I had neither wished to be nor planned to be a teacher but I am one right now.
At many points in life so far, I have had a chance to become someone else, such as a linguist or a musician or maybe even a writer. I am still capable of being all three or any of these three, but had I started ten years ago, I would have been living a life as them or her. However, the tortoise’s shell gave me such comfort that I never peeped outside. Ten years later, I am gathering courage to share these feelings that overwhelmed me this afternoon. Voila, does it seem to those who are in this profession that teaching is still the best profession that it was once thought to be?
First, the best — students love you despite your appearances and they never really care for all the shouting and scolding that they receive on a daily basis. They will smile at you the next day, without fail. Their smiles can alter the course of the day and give you such a sense of being loved and of value that life seems en rose. The reason I explored the profession was the work life balance it boasts of. The vacations and the decisions of the government in times of extreme weather or political situation were my prime motives. We love it but we don’t say it.
A message shared on social media captured the truth – the school buildings have closed, not the school. Eh bien! Voila la vérité. Teachers are working more than ever and harder at that too. Now, because we cannot physically meet one another, there is a trust and a communication deficit. Teachers have Zoom meetings at any hour of the day, and WhatsApp is a call to simply drop everything we are doing and sit back on the laptop. A day is marked by screen, walls of the house and bing of the phone.
A teacher from Gurgaon shared that their salary is deducted and wondered why the schools did not have an emergency fund? A teacher from Dehradun was saddened by school’s claim to return half the salary after the full amount had been credited. Another lamented that they were asked to make lesson plans for July in May.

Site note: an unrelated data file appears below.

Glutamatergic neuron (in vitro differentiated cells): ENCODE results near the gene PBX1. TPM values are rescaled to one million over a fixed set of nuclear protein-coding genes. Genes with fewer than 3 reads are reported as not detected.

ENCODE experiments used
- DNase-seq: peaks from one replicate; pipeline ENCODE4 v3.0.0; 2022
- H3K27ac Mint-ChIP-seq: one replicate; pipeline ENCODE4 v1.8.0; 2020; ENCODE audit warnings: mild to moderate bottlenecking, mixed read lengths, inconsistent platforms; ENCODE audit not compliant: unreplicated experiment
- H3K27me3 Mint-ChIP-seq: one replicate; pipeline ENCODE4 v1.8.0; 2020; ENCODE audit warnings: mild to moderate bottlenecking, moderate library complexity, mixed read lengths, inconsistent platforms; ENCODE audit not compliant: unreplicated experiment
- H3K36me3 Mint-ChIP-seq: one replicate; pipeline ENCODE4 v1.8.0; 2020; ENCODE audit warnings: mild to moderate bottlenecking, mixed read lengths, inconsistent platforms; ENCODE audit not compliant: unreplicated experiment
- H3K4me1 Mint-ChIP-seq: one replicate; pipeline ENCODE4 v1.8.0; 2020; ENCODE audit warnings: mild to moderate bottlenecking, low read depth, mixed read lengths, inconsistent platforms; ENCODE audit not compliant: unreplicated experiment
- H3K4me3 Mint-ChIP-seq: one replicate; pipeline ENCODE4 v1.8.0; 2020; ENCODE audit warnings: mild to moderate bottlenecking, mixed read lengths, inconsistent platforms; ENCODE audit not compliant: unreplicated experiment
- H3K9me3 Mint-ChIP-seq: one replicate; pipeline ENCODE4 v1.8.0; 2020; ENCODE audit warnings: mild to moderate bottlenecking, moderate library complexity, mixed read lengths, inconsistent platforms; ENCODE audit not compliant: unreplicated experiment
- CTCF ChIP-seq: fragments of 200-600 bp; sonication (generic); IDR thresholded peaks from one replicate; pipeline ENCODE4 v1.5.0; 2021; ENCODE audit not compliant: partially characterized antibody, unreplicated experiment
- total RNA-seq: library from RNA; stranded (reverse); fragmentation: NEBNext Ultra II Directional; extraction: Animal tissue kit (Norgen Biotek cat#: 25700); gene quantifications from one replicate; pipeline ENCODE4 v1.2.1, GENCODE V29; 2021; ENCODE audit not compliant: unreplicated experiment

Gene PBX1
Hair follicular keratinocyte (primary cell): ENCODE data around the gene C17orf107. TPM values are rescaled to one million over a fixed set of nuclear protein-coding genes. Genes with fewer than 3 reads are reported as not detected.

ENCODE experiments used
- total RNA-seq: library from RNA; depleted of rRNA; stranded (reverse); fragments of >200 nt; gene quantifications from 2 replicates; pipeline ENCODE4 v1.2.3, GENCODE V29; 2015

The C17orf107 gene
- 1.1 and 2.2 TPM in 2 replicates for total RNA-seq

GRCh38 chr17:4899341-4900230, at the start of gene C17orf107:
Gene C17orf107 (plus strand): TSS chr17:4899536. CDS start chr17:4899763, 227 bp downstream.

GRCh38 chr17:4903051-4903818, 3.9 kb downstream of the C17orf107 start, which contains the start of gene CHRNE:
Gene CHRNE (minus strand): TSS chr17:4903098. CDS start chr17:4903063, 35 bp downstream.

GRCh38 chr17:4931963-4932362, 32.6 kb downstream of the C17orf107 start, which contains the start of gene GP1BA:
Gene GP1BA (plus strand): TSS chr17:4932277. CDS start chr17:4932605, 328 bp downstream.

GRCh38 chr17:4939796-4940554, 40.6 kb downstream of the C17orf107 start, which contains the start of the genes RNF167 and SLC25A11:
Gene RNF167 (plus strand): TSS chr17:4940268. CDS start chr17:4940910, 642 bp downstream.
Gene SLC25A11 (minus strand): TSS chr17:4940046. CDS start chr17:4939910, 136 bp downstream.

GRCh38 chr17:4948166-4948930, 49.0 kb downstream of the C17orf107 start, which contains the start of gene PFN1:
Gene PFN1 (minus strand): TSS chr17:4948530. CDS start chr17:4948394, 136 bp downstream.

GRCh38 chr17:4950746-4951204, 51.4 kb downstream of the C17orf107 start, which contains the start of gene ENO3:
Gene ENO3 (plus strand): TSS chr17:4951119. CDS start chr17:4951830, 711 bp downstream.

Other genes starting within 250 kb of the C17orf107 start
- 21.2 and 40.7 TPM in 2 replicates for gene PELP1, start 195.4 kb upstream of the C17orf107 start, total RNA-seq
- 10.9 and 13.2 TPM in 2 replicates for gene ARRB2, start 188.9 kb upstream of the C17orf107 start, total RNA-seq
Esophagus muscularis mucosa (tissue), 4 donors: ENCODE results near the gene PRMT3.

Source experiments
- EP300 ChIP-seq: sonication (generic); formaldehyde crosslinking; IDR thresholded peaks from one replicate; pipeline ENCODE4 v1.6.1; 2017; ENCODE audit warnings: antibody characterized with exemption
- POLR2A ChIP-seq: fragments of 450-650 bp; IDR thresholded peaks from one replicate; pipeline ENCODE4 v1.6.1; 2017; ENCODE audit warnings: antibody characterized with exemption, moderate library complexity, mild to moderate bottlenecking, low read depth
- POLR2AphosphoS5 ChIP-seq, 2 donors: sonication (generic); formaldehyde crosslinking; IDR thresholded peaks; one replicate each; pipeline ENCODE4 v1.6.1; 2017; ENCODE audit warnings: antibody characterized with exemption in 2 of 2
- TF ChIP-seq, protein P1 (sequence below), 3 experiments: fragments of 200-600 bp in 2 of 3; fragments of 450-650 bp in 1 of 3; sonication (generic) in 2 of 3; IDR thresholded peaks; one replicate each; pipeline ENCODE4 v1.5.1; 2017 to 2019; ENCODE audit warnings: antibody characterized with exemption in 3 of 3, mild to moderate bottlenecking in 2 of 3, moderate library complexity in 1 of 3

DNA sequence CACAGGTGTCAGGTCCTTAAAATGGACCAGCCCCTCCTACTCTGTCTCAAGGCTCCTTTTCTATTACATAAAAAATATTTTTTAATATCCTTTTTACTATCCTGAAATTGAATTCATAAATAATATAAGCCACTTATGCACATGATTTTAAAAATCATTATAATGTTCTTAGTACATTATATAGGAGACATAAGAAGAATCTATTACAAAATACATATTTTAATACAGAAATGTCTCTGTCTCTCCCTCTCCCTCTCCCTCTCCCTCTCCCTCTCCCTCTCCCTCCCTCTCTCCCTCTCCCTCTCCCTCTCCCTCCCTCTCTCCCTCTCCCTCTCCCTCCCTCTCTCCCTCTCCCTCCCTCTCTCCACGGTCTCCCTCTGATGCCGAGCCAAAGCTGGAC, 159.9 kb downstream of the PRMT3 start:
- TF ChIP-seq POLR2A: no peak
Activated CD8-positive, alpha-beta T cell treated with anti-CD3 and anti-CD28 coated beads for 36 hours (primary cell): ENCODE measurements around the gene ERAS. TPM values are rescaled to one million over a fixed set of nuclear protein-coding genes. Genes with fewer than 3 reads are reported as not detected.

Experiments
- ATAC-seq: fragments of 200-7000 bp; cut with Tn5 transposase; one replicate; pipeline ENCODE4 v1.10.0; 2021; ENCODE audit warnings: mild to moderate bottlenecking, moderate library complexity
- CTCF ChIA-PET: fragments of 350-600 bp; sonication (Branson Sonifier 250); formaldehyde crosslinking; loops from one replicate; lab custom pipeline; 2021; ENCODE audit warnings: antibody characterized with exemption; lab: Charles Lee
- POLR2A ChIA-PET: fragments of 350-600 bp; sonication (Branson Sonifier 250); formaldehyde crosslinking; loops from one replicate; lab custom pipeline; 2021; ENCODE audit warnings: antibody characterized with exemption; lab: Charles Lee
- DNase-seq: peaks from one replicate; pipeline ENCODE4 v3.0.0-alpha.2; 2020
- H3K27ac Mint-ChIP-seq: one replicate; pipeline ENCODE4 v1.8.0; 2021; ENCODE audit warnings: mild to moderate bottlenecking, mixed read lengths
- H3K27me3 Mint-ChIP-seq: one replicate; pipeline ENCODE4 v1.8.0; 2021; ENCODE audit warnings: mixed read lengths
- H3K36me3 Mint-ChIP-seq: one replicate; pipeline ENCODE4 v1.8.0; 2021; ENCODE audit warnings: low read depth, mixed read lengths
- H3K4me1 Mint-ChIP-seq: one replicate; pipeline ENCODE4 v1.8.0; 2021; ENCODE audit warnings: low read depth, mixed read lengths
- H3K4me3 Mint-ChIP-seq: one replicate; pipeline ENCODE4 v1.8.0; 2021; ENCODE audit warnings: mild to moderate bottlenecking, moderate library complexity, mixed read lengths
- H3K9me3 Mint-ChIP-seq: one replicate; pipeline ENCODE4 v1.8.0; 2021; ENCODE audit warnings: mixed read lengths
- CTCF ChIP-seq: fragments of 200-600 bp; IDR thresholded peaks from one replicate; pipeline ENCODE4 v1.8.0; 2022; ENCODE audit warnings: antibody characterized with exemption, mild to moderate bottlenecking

The trust deficit magnifies in the 21st century. We think it, but we don’t say it.
There is no comparison of online teaching and a classroom teaching. How can there ever be? From the exchange of voices and tones and laughter , trust and warmth is developed. The students engage in art integrated work, and pair or group work. Discipline is maintained because it is visible who wishes to ask a question or give an answer. On Zoom, it is mind boggling when one has a class of 60 students! I am toggling between screens hunting for that one voice that said ‘Ma’am?’. After muting all 60 so that I could explain the topic, its time to get some answers. If I unmute all, I hear ‘Come for breakfast.’ So in between a class of students, parents pop in.
Today afternoon, I decided to pursue my passions. I wrote this, honestly. I choose to work as a teacher because of the work – life balance and the independence it assures me as a woman.
At last, because we are clueless on our future, we don’t know where we stand even in our present. Consequently, the humans – the strongest, the most capable, the one who conquered the moon and the oceans, the most intelligent beast of all, is lost and shut at home. Worse, with their family members and nowhere to go. It’s cruelly hilarious in a way. But there are always two sides, and I am sure in this cruel humour, there is a way forward too. It is in front of me. Is the tortoise’s shell still comfortable or dare I peep out to achieve my passions?